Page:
The means of telling a story are not the story itself. This is something we genre writers can forget in our desire to honor and subvert the conventions of our favorite kinds of narratives. It's also the reason why Hollywood can throw entire special-effects departments at a script and still not end up putting an interesting tale on the screen. Since we're coming off of Halloween, let's consider two horror films as examples of this aphorism, both featuring the genre's requisite grue but with entirely different end results.
In Final Destination 2 -- the only installment of the long-running franchise I've had the misfortune of seeing -- an unexpected premonition saves a group of photogenic strangers from a fatal pileup on the interstate. But Death (note the capital) doesn't like being cheated, so it stalks the unlucky survivors like some malevolent providence, killing them off in increasingly inventive ways with everyday objects. That's the warp and the woof of the thing, and it spends the lion's share of its running time executing almost interchangeable bystanders with PVC pipes, escape ladders, sheet glass, barbed wire and barbeque grills, all displayed in loving detail.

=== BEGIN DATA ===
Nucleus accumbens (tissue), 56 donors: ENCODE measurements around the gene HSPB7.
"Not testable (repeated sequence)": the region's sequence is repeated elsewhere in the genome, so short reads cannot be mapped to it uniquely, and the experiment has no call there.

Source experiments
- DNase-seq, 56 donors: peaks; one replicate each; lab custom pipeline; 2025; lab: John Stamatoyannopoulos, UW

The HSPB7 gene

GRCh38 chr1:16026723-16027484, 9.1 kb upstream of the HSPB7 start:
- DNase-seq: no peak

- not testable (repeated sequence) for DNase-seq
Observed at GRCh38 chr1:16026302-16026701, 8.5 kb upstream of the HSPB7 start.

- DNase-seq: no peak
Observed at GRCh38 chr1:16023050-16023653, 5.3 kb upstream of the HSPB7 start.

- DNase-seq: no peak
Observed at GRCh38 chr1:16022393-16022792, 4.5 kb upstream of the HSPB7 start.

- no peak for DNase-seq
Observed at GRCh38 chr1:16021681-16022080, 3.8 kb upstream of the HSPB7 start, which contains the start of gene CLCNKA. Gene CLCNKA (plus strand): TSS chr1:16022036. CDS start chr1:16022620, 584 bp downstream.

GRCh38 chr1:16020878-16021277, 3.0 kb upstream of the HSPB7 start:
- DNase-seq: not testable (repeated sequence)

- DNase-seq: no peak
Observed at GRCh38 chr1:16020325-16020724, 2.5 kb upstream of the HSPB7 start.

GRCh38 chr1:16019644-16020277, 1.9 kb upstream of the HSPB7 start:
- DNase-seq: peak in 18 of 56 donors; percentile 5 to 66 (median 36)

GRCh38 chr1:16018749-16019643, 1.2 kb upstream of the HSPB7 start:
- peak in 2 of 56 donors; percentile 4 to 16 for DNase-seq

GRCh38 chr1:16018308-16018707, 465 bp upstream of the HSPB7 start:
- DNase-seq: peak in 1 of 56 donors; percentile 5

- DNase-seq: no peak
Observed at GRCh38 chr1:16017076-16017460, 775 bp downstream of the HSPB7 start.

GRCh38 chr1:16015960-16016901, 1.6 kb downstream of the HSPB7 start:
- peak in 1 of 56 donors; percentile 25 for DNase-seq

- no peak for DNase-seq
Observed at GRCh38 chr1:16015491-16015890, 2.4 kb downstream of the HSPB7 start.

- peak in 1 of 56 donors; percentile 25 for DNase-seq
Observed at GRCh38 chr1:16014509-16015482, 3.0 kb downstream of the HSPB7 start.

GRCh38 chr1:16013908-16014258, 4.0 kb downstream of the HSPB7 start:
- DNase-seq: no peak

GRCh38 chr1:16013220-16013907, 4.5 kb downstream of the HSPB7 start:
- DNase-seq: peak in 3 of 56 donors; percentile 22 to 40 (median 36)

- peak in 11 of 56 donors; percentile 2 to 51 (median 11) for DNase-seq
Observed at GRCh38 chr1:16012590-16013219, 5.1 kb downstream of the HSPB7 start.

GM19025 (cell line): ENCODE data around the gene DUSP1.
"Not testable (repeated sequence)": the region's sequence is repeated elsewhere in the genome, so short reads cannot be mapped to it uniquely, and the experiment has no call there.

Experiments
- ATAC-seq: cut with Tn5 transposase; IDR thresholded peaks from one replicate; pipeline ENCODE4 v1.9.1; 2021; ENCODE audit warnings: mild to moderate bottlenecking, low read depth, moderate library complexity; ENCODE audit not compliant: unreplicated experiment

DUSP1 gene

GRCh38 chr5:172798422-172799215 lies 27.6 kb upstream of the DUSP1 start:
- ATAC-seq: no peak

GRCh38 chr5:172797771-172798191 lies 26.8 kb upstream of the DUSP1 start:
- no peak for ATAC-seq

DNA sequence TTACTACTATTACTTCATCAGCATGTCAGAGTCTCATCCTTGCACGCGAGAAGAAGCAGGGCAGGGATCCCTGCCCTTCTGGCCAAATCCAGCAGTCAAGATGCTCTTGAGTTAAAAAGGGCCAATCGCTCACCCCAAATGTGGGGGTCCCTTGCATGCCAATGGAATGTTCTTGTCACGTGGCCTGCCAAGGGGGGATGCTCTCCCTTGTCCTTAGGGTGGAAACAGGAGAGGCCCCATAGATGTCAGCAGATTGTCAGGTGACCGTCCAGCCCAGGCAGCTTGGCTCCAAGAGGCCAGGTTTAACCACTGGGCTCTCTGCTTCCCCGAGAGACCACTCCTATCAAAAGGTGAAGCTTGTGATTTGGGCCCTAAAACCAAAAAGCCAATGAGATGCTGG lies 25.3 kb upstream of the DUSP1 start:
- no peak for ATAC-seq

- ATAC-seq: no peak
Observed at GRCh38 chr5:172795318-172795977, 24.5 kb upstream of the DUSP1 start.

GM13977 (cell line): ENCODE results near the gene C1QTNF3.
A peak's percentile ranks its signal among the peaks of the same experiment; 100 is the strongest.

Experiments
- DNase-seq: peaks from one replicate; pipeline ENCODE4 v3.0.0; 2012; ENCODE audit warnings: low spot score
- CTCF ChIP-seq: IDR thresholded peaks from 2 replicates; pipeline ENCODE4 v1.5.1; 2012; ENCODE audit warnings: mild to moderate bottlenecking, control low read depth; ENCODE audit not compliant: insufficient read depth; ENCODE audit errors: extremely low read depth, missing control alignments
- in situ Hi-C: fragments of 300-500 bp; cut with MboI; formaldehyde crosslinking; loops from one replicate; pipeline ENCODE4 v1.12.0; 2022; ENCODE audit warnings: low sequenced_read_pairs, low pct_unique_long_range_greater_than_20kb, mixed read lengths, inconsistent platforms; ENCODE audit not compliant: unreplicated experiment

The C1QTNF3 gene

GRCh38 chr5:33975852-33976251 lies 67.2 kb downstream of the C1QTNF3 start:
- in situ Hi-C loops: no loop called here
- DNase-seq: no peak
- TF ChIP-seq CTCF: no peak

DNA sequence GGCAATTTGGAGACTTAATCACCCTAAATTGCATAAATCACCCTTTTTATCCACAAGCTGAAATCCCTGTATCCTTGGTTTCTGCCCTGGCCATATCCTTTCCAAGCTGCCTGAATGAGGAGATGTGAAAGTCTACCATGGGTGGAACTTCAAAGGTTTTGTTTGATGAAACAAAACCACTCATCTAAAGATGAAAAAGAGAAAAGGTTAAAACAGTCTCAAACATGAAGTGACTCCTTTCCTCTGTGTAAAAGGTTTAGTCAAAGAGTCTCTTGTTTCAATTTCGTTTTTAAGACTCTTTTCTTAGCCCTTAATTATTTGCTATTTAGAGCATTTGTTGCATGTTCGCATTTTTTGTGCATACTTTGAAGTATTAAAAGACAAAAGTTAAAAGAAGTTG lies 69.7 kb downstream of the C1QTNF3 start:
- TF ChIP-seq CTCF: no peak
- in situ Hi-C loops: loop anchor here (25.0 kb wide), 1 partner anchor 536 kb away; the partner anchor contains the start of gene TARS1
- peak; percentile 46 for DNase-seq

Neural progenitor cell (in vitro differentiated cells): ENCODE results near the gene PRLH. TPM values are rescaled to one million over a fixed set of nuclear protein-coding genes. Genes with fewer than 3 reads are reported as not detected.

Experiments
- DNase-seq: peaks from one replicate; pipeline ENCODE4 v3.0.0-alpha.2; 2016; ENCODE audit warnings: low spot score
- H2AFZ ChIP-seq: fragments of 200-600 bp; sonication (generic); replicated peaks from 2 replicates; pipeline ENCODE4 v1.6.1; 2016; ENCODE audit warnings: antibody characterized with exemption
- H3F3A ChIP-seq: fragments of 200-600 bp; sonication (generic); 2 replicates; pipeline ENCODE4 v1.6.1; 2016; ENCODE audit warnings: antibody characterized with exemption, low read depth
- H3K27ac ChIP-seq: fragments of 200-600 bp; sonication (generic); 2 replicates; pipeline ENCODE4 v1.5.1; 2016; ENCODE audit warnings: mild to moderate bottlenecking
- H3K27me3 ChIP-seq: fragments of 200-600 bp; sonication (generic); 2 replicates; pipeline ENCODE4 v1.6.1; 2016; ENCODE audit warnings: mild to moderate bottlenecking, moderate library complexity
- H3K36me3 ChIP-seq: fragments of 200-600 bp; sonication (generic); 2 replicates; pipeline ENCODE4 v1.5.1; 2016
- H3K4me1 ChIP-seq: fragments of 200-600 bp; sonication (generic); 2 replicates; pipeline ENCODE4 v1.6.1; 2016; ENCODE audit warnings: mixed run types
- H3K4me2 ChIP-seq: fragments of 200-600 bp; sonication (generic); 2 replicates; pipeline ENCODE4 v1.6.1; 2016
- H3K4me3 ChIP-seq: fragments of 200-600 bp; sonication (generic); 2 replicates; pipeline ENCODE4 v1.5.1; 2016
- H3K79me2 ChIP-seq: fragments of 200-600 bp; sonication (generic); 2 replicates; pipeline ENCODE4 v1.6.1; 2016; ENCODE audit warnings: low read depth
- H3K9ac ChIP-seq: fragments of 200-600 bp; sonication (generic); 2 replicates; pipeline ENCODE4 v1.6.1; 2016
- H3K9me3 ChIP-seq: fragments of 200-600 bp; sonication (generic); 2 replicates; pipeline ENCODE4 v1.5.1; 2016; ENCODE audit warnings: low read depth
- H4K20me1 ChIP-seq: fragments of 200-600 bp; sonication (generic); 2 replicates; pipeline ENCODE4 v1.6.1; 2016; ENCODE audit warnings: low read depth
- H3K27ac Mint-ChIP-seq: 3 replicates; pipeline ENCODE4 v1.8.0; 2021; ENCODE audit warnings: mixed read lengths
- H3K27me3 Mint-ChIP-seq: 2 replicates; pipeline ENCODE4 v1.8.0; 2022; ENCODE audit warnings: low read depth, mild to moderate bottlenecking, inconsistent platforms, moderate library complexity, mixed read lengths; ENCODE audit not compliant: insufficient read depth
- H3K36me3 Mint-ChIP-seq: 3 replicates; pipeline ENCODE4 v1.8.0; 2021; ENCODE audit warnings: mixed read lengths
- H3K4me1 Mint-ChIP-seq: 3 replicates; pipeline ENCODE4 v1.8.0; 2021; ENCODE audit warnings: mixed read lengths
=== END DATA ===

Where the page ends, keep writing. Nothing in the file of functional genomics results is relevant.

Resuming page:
The Swedish vampire film Let the Right One In takes a different tack. True, the story of lonely, bullied, twelve-year-old Oskar who befriends a young vampiress named Eli has plenty of cringe-inducing material. Throats are opened. Necks are snapped. A pack of enraged felines swarms a newly created denizen of the night. But the camera rarely lingers on such horrors. Indeed, it usually cuts away before you can count to five. Instead, the film focuses on the ephemera of relationships, on a piece of paper upon which Oskar and his father have scratched out a game of tic-tac-toe or the twisting of Eli's pale fingers as she fusses over a Rubik's cube.
The difference in the two approaches is striking. Where Final Destination 2 feels almost pornographic, Let the Right One In never allows the horror tropes to come unmoored from its characters. The visceral stuff exists solely to advance the narrative (which is mostly concerned with love and loneliness), and that's why its presence is limited to a pinch rather than a pound. (Notably, the bloody climax occurs almost entirely off-screen.) It's something we all should remember. Spaceships and swords or criminals and cobwebs can help us identify with a particular set of people or take us along for an exciting ride or allow us to ponder engaging ideas. But they never can be the story itself.
(Picture: CC 2009 by superconnected)